Explore The NRA Universe Of Websites

APPEARS IN News

NRA Awards 12 Public Shooting Range Grants

NRA Awards 12 Public Shooting Range Grants

undefinedMike flat-out missed the deer. He had been walking along the edge of a hayfield behind his grandmother's farmhouse when he jumped the buck from a briar patch, at which point the deer revealed his hiding place and bolted for safety. As they often do, the buck looked back before slipping over the ridge, giving Mike a window for a safe shot. He took it, but, unless the deer suddenly died from fright, Mike had no hope of filling his tag.

Only later-after another miss-did we learn that Mike's .30-06 was barely hitting paper at 100 yards. The gun must have been inadvertently bumped, or perhaps dropped, to knock it off line that badly. If Mike had practiced his shooting prior to the start of hunting season, he would have known that his rifle was incapable of hitting the broad side of a barn.

But Mike does not belong to a shooting club, and there's no convenient public range where he can practice.

In other words, Mike is in the same boat as a lot of hunters.

The NRA has long maintained there is a need for more informal public shooting ranges where hunters and target shooters can sight-in, practice, test equipment and work with new shooters-without having to join a club or pay a fee.

To turn this problem around, NRA is creating and strengthening partnerships with state game departments, federal agencies and local municipalities to get more public shooting ranges built on public land. Through the NRA Public Range Fund Grant Program, NRA offers matching funds for public shooting range construction and/or improvement projects, contributing hundreds of thousands of dollars to such projects since the program began in 2009.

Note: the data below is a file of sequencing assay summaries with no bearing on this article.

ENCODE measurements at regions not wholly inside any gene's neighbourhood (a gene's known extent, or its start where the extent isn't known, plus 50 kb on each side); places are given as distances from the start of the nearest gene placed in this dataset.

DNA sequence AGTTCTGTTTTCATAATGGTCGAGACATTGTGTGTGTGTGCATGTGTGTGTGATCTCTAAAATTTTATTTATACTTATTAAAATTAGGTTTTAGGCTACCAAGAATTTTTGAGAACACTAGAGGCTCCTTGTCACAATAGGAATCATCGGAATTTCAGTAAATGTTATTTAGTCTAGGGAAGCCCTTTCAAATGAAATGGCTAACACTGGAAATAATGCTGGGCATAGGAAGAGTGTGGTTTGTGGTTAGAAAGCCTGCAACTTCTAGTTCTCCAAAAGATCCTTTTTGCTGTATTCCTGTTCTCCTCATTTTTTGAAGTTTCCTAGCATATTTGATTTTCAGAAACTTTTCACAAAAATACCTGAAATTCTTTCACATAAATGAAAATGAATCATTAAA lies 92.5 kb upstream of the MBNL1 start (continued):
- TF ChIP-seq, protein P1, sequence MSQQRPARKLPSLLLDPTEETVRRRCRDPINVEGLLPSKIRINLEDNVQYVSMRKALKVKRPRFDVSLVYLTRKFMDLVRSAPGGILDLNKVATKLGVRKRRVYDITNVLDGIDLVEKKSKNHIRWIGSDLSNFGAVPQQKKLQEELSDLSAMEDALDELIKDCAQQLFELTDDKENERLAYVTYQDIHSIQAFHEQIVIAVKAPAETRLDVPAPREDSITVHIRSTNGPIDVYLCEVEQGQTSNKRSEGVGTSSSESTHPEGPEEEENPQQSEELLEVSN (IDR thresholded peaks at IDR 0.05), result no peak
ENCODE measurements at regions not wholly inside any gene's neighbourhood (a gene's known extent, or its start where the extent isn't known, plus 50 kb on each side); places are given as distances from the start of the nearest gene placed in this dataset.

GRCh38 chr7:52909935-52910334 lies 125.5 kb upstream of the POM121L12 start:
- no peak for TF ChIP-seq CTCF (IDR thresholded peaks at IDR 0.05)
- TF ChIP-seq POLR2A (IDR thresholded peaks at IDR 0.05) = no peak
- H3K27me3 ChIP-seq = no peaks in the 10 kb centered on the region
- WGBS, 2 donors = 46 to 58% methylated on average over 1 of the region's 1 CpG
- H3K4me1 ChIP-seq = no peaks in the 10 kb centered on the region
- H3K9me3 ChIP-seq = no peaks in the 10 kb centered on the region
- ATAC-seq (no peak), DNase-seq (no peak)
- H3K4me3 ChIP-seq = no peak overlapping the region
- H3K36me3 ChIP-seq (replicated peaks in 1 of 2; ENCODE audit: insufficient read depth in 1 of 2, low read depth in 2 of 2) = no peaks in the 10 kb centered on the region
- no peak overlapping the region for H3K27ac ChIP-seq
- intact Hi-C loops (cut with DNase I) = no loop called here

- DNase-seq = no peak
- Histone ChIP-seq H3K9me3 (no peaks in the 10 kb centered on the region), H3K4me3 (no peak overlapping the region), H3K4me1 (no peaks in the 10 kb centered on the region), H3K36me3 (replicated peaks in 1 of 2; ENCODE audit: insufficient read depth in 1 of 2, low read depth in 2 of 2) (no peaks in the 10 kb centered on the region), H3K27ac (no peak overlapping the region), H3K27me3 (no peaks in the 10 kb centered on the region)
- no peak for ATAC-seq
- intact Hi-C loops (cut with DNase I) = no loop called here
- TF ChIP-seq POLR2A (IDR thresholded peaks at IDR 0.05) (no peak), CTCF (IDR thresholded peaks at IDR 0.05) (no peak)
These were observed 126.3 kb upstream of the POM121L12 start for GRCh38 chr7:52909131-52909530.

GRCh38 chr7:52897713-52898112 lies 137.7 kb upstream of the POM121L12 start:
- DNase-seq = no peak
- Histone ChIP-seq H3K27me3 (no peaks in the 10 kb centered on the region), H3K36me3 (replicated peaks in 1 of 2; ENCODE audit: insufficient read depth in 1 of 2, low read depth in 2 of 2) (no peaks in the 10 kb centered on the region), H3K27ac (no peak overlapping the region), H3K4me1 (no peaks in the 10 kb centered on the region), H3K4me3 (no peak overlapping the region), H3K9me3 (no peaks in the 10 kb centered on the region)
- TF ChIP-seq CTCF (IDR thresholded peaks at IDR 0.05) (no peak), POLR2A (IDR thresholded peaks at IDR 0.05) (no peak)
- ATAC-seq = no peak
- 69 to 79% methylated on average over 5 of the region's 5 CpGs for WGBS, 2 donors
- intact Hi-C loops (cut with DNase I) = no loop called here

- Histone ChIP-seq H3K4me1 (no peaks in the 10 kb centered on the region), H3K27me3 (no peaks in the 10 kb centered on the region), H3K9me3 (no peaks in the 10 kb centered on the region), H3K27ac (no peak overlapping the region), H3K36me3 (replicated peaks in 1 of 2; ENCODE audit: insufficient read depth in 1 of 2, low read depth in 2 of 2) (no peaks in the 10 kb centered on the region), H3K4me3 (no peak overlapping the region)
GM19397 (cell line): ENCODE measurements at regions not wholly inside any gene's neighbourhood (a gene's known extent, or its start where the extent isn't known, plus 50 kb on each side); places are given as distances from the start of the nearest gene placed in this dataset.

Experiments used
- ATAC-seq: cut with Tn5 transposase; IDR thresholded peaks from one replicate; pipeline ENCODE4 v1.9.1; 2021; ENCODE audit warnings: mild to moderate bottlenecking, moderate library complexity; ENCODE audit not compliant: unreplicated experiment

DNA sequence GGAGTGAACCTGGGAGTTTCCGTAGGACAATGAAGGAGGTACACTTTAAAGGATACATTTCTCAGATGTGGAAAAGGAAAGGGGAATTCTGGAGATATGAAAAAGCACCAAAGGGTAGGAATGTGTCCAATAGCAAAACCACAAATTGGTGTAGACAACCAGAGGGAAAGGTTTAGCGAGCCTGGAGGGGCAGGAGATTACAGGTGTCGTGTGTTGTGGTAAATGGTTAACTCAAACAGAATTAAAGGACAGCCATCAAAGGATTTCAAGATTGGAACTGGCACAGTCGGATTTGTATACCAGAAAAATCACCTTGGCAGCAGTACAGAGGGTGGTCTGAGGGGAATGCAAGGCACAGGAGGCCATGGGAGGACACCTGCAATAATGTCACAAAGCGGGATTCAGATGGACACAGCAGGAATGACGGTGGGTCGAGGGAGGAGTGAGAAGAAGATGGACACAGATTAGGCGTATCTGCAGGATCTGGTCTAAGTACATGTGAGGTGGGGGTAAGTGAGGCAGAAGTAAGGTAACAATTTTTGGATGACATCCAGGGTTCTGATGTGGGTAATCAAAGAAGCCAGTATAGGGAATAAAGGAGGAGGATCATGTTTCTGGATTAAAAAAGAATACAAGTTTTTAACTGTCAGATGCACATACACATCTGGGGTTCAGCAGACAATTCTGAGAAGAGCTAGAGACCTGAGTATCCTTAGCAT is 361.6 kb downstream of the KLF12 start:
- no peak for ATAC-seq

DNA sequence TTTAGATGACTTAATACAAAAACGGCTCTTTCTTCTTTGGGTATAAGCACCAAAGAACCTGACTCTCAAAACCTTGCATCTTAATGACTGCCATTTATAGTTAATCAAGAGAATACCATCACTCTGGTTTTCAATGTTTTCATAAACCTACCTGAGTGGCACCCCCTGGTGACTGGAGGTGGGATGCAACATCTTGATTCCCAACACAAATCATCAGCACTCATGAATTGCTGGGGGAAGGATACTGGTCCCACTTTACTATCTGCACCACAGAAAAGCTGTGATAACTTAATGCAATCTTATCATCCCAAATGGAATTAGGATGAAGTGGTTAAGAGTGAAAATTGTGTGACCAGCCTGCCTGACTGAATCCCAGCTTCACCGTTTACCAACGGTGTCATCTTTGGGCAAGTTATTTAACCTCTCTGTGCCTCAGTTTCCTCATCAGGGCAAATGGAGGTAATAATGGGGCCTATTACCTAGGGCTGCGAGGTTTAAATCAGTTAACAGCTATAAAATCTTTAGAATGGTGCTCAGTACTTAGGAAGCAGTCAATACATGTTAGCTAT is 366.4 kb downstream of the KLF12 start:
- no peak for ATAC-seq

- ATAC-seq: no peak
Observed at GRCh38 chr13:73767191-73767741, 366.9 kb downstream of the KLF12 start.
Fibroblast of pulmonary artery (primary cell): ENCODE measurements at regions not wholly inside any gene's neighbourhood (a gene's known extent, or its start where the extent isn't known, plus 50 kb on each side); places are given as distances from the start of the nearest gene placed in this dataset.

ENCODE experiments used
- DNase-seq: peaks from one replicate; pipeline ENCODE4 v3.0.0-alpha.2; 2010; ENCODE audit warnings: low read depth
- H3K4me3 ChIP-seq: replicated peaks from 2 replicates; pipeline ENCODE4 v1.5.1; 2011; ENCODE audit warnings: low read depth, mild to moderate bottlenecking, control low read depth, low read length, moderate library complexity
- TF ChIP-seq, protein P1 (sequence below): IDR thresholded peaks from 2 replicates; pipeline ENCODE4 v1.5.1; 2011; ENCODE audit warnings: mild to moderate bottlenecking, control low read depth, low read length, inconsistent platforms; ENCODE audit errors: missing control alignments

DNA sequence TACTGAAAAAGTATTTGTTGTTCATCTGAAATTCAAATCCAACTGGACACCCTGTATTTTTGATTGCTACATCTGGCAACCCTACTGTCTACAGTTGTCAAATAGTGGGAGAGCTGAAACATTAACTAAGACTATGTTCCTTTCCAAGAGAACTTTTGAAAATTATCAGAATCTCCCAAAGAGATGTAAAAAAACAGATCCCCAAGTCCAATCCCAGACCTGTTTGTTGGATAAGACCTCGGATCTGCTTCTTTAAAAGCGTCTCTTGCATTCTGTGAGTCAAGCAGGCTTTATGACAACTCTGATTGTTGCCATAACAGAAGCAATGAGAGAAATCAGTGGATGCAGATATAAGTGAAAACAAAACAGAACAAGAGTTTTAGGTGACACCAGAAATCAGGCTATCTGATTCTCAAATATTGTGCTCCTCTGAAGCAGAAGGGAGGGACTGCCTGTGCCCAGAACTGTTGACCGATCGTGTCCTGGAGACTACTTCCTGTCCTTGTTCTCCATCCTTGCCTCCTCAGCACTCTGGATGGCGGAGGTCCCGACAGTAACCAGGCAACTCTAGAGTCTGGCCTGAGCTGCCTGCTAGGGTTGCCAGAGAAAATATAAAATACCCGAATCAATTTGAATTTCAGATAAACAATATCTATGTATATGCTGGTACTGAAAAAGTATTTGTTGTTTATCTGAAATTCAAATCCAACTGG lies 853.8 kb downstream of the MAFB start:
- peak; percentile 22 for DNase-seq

For 2014, NRA has awarded 12 public range grants, including a $30,000 grant to the South Dakota Game Fish and Parks Department for its overhaul of the Oahe Downstream Range near Pierre. You can learn more about this range improvement project from our friends at the NRA Blog.

Here's the full rundown of 2014 NRA Public Range Fund grant recipients and the projects that money will benefit:

  • Nebraska Hunter Education/Nebraska Game and Parks Commission-Lincoln Shooting Park and Education Center
  • Nebraska Hunter Education/Nebraska Game and Parks Commission-Outdoor Heritage Shooting Park
  • North Carolina Wildlife Resources Commission-Cleveland County Shooting Range
  • Eastern Divide Range District/USDA Forest Service-Blacksburg Shooting Range
  • Town of Chugwater-Southeast Wyoming Economic Development - Public Range
  • South Dakota Game Fish and Parks-Oahe Downstream Range
  • Idaho Department of Fish and Game-Farragut Shooting Range
  • Meriwether County Board of Commissioners-5 Stand/Sporting Clays/Trap and Skeet Range
  • North Carolina Wildlife Resources Commission-Holly Shelter Shooting Range
  • South Carolina Department of Natural Resources-Twin Ponds Range
  • Wisconsin Department of Natural Resources-Waushara County Public Shooting Range
  • Platte County Shooting Association (Platte County, WY)-Shelter/Building Over Existing Shooting Benches


Hopefully one of these projects will benefit your local community. If not, NRA will be looking to fund even more public shooting ranges in 2015.

Comments On This Article